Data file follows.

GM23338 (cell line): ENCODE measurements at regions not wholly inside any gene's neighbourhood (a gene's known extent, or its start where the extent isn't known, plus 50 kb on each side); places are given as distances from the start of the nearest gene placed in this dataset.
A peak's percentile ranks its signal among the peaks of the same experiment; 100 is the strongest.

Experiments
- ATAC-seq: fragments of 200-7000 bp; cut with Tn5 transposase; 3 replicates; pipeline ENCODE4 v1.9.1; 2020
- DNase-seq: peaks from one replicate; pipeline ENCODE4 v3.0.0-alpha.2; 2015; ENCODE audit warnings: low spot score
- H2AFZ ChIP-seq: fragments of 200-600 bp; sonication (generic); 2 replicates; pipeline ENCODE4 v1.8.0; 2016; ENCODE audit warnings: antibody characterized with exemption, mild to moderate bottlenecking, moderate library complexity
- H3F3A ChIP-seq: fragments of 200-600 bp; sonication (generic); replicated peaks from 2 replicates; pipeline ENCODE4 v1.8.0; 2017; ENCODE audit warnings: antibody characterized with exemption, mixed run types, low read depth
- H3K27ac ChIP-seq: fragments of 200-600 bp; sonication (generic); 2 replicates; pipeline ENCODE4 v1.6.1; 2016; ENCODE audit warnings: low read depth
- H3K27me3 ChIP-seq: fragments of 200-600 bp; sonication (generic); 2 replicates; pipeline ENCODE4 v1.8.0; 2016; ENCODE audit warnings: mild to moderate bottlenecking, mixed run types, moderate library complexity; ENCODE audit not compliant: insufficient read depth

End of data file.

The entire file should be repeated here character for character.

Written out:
GM23338 (cell line): ENCODE measurements at regions not wholly inside any gene's neighbourhood (a gene's known extent, or its start where the extent isn't known, plus 50 kb on each side); places are given as distances from the start of the nearest gene placed in this dataset.
A peak's percentile ranks its signal among the peaks of the same experiment; 100 is the strongest.

Experiments
- ATAC-seq: fragments of 200-7000 bp; cut with Tn5 transposase; 3 replicates; pipeline ENCODE4 v1.9.1; 2020
- DNase-seq: peaks from one replicate; pipeline ENCODE4 v3.0.0-alpha.2; 2015; ENCODE audit warnings: low spot score
- H2AFZ ChIP-seq: fragments of 200-600 bp; sonication (generic); 2 replicates; pipeline ENCODE4 v1.8.0; 2016; ENCODE audit warnings: antibody characterized with exemption, mild to moderate bottlenecking, moderate library complexity
- H3F3A ChIP-seq: fragments of 200-600 bp; sonication (generic); replicated peaks from 2 replicates; pipeline ENCODE4 v1.8.0; 2017; ENCODE audit warnings: antibody characterized with exemption, mixed run types, low read depth
- H3K27ac ChIP-seq: fragments of 200-600 bp; sonication (generic); 2 replicates; pipeline ENCODE4 v1.6.1; 2016; ENCODE audit warnings: low read depth
- H3K27me3 ChIP-seq: fragments of 200-600 bp; sonication (generic); 2 replicates; pipeline ENCODE4 v1.8.0; 2016; ENCODE audit warnings: mild to moderate bottlenecking, mixed run types, moderate library complexity; ENCODE audit not compliant: insufficient read depth